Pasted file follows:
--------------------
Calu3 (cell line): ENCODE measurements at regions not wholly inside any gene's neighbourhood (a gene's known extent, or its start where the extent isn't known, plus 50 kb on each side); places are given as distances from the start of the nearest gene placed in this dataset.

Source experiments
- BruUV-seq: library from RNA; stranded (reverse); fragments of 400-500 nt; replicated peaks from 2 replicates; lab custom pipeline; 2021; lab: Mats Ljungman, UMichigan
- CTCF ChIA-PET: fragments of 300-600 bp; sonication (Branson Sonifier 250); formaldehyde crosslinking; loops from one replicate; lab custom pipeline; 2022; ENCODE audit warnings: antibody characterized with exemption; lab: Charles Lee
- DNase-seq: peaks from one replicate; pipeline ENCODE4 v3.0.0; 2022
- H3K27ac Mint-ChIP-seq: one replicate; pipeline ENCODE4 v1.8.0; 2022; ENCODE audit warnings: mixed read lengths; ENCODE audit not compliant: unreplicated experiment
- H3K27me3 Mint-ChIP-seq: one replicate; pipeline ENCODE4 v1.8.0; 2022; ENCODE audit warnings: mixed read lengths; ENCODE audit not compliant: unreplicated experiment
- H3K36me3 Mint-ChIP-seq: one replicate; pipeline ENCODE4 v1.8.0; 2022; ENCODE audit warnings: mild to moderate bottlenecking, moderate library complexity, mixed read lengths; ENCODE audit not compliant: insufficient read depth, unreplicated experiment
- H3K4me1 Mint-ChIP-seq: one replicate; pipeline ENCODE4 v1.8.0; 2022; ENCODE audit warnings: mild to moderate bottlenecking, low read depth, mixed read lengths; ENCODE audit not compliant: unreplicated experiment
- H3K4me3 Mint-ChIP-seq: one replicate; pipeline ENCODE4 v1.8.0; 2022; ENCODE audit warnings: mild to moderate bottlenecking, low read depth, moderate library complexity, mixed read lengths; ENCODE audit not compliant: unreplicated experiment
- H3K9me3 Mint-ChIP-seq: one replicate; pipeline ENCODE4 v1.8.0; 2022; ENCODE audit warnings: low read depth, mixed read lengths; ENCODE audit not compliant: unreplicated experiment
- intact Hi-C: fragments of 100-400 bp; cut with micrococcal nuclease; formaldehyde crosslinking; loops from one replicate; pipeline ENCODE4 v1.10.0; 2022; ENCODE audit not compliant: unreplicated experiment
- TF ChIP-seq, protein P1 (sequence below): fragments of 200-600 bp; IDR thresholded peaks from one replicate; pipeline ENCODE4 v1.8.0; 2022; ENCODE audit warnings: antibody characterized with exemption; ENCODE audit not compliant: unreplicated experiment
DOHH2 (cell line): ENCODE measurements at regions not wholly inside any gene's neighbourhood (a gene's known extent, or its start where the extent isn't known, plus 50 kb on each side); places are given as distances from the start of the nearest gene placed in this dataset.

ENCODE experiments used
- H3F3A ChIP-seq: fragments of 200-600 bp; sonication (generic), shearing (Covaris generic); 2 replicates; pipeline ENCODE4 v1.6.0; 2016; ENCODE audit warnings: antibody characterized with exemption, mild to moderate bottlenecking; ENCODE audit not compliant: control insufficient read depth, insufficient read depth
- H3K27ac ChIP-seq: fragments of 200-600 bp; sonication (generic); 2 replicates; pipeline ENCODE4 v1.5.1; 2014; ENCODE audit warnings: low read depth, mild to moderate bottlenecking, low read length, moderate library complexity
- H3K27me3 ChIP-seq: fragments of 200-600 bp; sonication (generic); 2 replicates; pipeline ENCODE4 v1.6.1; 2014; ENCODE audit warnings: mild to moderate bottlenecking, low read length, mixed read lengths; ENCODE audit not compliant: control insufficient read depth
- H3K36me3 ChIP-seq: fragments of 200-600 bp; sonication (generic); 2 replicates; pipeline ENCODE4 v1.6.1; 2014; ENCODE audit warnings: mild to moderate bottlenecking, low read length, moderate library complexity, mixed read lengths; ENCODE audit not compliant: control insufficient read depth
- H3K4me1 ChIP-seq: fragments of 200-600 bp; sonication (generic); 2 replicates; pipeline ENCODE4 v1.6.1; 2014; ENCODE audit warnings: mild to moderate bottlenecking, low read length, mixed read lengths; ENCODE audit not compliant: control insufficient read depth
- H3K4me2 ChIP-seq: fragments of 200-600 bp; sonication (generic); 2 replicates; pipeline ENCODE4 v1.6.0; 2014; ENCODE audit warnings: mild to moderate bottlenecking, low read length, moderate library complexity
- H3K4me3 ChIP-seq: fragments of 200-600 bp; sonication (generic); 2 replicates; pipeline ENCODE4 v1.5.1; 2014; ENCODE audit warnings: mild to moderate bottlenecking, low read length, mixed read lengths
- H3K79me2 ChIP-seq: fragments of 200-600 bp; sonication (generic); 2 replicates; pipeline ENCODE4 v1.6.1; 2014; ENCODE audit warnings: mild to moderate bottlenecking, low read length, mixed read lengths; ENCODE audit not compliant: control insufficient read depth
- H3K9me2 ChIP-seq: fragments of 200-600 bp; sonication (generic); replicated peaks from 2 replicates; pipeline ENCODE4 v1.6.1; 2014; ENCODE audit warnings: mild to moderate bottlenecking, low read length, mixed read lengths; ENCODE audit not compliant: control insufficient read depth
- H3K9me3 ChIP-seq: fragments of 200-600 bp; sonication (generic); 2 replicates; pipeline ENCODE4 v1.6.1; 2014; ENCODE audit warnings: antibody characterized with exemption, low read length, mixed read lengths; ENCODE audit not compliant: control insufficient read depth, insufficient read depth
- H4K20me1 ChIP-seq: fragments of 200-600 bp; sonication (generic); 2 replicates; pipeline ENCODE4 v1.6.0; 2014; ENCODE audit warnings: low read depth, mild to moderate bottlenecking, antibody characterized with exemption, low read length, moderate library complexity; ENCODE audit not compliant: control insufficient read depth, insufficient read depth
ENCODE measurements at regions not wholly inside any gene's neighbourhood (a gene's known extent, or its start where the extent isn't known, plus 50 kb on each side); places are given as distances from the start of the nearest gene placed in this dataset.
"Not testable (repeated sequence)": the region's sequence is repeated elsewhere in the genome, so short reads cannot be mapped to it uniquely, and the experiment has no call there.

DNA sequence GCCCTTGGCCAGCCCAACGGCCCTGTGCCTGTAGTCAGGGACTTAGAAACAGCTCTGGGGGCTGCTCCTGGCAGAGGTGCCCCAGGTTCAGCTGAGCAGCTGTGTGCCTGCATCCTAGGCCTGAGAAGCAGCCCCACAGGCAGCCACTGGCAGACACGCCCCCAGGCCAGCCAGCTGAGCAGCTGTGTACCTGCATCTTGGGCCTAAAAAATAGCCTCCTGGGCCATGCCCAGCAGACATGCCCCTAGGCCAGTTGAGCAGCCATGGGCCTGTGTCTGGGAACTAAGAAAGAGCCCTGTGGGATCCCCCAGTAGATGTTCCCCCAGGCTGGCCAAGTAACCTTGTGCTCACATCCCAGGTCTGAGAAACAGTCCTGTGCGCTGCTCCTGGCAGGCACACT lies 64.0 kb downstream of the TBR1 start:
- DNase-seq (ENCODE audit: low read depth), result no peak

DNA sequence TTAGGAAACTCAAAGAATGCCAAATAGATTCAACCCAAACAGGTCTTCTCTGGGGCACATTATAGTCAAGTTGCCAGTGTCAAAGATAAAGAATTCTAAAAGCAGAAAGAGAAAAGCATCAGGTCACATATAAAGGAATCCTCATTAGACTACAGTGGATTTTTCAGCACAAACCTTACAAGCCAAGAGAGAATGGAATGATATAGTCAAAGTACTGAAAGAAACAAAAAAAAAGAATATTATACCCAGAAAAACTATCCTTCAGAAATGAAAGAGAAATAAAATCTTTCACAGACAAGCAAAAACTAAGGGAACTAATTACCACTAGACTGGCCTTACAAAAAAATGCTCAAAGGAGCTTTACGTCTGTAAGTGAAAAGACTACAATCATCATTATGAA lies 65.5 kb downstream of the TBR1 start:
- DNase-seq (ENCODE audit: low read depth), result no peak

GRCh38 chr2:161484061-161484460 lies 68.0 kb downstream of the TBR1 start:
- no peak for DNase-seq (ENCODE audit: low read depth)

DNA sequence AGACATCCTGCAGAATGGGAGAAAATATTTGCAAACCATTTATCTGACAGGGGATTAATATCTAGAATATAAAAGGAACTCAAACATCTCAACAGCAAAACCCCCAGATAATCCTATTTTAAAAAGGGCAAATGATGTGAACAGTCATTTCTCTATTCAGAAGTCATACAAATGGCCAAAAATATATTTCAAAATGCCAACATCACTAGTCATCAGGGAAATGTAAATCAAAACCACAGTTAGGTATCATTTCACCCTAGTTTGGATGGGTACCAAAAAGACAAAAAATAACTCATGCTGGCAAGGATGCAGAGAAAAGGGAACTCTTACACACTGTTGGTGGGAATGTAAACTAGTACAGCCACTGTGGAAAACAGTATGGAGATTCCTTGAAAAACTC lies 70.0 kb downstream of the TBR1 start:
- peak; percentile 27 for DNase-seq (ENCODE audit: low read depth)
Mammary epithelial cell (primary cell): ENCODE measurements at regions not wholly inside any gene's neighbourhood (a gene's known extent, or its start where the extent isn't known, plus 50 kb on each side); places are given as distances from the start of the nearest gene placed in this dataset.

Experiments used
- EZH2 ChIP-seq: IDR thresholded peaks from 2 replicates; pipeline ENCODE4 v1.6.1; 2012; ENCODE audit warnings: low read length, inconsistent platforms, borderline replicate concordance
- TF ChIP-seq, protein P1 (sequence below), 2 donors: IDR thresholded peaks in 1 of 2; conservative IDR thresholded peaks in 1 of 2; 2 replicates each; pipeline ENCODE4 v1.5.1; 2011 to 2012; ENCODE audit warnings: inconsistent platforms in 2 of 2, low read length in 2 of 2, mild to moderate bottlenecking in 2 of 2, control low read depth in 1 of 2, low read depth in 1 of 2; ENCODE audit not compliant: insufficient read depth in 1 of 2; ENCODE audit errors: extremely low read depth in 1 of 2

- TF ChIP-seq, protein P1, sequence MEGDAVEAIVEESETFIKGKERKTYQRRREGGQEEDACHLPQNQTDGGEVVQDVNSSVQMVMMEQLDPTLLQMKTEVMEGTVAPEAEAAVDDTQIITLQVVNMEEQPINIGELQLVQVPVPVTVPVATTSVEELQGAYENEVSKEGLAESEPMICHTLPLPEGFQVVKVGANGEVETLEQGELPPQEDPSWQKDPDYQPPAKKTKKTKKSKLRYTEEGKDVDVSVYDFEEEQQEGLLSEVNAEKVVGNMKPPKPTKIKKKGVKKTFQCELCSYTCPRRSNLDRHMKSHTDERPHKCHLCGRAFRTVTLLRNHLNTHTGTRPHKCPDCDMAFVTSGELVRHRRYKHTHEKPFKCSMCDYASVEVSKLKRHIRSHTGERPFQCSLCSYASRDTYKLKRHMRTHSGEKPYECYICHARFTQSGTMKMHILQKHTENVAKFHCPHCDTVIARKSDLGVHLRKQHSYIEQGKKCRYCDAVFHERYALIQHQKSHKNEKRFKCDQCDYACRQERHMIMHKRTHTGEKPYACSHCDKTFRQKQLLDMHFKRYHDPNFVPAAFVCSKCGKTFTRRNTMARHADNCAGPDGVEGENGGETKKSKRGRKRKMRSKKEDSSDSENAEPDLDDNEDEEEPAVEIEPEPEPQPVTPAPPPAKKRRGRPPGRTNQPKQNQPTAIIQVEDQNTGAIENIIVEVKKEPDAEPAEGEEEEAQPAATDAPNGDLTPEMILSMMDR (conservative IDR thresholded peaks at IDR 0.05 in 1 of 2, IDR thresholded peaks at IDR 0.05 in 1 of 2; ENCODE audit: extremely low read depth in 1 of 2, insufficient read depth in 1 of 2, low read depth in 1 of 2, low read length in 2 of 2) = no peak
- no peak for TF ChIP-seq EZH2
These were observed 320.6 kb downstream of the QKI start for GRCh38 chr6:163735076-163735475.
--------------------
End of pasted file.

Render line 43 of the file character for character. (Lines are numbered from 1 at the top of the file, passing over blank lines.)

These were observed 320.6 kb downstream of the QKI start for GRCh38 chr6:163735076-163735475.